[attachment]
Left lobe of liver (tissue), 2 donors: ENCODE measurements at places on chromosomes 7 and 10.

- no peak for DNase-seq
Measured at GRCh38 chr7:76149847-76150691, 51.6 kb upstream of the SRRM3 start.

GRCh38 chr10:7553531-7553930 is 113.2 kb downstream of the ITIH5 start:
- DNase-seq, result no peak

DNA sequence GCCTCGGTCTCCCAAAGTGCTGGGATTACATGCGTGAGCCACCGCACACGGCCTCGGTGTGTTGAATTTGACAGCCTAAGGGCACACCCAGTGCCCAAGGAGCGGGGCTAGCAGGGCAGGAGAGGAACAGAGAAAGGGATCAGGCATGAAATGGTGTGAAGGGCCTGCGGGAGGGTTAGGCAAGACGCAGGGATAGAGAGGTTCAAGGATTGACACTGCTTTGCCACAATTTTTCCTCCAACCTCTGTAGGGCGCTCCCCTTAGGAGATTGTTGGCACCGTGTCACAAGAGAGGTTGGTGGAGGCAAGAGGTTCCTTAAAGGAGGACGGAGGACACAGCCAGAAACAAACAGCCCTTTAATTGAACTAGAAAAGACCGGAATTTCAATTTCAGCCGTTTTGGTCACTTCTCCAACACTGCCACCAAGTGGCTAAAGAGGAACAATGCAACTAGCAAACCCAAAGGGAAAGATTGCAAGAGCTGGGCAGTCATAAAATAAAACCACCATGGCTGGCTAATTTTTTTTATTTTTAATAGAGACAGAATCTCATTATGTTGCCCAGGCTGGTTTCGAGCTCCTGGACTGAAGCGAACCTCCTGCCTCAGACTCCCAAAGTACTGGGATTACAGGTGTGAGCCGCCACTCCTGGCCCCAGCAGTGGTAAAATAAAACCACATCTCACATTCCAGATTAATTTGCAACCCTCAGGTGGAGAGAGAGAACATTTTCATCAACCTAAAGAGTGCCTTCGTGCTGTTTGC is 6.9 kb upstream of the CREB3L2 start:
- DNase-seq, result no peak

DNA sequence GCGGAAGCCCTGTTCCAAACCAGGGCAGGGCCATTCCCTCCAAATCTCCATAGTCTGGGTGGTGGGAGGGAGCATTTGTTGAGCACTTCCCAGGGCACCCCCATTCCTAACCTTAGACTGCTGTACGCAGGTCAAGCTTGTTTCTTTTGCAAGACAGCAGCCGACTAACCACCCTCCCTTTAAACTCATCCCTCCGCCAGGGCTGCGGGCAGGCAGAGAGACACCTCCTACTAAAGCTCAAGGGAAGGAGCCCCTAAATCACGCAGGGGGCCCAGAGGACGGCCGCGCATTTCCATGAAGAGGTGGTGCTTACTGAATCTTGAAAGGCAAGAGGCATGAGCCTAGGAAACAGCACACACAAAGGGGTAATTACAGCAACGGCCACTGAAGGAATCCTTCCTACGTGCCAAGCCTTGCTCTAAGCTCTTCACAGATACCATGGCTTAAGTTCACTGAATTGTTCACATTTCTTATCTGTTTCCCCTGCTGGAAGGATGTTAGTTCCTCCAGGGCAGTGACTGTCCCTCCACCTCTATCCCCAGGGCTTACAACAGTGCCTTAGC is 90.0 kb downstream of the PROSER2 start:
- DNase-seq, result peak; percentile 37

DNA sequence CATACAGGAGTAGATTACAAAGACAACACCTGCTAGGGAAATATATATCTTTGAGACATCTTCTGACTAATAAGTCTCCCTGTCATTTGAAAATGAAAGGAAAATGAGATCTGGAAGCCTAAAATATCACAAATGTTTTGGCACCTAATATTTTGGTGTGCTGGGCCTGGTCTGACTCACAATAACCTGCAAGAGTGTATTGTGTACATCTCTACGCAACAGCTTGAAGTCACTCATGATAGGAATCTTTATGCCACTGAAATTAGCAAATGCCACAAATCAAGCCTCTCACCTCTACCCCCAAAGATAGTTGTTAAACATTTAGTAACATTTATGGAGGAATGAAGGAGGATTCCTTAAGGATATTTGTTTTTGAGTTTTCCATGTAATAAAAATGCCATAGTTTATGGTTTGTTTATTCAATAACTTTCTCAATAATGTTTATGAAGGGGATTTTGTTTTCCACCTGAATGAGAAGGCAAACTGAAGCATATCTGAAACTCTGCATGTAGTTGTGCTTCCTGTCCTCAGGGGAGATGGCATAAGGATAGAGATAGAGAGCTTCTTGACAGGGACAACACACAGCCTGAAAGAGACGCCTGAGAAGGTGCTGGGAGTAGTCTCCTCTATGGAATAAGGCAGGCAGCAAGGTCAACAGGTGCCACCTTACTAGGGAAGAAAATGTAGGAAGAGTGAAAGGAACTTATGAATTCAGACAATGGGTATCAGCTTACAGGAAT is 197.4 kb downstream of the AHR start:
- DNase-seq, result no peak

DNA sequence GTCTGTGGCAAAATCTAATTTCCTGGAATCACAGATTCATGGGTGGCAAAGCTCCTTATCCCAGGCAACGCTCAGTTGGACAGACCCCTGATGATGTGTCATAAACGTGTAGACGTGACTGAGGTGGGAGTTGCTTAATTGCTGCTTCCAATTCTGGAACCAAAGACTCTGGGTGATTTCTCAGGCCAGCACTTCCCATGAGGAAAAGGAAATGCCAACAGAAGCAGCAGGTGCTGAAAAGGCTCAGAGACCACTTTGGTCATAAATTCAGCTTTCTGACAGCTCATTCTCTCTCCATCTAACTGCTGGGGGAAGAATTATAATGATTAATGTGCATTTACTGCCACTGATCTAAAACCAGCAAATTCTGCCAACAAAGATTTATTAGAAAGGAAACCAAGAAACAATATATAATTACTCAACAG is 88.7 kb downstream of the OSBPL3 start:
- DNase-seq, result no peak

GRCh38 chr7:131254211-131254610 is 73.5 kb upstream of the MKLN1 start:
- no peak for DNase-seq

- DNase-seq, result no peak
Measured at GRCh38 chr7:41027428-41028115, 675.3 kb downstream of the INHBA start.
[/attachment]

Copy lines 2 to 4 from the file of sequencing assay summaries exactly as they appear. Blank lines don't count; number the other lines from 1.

- no peak for DNase-seq
Measured at GRCh38 chr7:76149847-76150691, 51.6 kb upstream of the SRRM3 start.

GRCh38 chr10:7553531-7553930 is 113.2 kb downstream of the ITIH5 start: